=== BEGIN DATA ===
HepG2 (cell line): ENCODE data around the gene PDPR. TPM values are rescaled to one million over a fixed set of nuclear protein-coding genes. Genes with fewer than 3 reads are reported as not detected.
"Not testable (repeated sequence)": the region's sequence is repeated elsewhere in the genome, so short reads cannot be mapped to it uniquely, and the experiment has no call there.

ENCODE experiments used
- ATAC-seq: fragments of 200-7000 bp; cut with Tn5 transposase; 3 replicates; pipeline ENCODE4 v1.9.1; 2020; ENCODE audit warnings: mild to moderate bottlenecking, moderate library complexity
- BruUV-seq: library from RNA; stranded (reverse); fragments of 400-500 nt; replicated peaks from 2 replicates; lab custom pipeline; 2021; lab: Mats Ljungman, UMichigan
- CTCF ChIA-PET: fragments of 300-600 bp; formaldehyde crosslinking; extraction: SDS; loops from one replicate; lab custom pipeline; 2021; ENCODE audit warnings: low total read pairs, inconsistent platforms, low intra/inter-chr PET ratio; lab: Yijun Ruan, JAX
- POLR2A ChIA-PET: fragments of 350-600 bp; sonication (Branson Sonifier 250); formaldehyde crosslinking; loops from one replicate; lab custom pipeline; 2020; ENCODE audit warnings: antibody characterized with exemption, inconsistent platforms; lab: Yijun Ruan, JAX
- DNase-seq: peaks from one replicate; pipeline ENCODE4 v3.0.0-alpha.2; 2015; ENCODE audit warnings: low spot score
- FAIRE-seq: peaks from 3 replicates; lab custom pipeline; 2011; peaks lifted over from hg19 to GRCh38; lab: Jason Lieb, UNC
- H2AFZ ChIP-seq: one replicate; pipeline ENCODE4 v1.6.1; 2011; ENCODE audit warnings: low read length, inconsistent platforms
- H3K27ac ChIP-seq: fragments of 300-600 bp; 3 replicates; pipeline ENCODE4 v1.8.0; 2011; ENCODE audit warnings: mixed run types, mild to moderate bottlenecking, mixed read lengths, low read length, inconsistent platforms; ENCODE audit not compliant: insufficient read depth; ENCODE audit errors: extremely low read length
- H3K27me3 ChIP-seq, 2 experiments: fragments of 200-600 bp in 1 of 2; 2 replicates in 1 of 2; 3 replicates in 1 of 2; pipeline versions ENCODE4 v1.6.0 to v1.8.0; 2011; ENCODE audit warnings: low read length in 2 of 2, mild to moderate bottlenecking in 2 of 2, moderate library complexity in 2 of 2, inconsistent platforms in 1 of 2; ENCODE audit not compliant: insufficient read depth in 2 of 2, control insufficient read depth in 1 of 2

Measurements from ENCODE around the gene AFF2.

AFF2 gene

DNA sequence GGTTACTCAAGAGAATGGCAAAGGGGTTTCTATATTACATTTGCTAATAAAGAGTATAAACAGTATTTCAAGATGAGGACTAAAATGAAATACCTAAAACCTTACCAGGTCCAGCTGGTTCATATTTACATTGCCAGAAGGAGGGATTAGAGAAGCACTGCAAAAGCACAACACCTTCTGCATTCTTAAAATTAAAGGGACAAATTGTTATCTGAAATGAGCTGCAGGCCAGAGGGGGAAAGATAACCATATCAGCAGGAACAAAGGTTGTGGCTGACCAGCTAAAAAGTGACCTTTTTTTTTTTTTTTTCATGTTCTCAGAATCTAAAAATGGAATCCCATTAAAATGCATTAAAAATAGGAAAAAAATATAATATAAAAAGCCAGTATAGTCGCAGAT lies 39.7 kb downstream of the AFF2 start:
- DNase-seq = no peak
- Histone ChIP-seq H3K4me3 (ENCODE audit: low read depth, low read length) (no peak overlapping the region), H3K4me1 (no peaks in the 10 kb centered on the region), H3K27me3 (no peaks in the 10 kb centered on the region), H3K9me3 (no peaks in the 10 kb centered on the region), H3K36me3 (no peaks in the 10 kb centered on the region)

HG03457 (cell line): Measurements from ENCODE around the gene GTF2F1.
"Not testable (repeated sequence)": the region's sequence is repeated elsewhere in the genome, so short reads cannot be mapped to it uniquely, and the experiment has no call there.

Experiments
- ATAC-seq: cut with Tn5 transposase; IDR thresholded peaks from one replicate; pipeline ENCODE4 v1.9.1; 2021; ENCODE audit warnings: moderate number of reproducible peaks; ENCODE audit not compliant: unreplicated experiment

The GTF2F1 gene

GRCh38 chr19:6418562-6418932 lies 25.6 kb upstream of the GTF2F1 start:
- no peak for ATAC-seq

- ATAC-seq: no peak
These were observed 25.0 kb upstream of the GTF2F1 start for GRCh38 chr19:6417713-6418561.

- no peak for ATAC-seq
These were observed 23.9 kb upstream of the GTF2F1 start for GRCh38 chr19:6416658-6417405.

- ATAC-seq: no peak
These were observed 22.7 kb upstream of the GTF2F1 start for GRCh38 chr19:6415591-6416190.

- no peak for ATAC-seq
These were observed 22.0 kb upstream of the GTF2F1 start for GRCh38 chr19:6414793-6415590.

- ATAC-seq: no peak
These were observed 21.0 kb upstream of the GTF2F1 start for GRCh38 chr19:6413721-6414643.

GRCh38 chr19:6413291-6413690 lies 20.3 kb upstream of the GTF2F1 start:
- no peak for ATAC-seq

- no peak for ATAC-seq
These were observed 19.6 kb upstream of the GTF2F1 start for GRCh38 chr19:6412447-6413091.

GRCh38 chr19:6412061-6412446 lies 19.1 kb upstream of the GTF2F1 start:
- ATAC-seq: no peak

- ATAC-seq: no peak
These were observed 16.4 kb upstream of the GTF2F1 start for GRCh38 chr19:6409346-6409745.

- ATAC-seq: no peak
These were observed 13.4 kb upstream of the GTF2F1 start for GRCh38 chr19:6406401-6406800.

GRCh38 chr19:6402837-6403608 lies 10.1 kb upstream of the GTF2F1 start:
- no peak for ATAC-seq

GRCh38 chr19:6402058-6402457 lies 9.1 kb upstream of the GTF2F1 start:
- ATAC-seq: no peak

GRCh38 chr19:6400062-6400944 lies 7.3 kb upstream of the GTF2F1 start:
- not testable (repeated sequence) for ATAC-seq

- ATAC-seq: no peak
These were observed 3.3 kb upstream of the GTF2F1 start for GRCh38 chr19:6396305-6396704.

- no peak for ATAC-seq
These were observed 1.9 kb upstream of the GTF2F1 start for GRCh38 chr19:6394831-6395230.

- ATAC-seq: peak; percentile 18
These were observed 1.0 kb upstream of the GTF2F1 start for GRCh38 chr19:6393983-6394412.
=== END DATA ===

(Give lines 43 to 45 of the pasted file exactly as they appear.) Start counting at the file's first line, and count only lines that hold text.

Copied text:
- ATAC-seq: no peak
These were observed 13.4 kb upstream of the GTF2F1 start for GRCh38 chr19:6406401-6406800.

GRCh38 chr19:6402837-6403608 lies 10.1 kb upstream of the GTF2F1 start: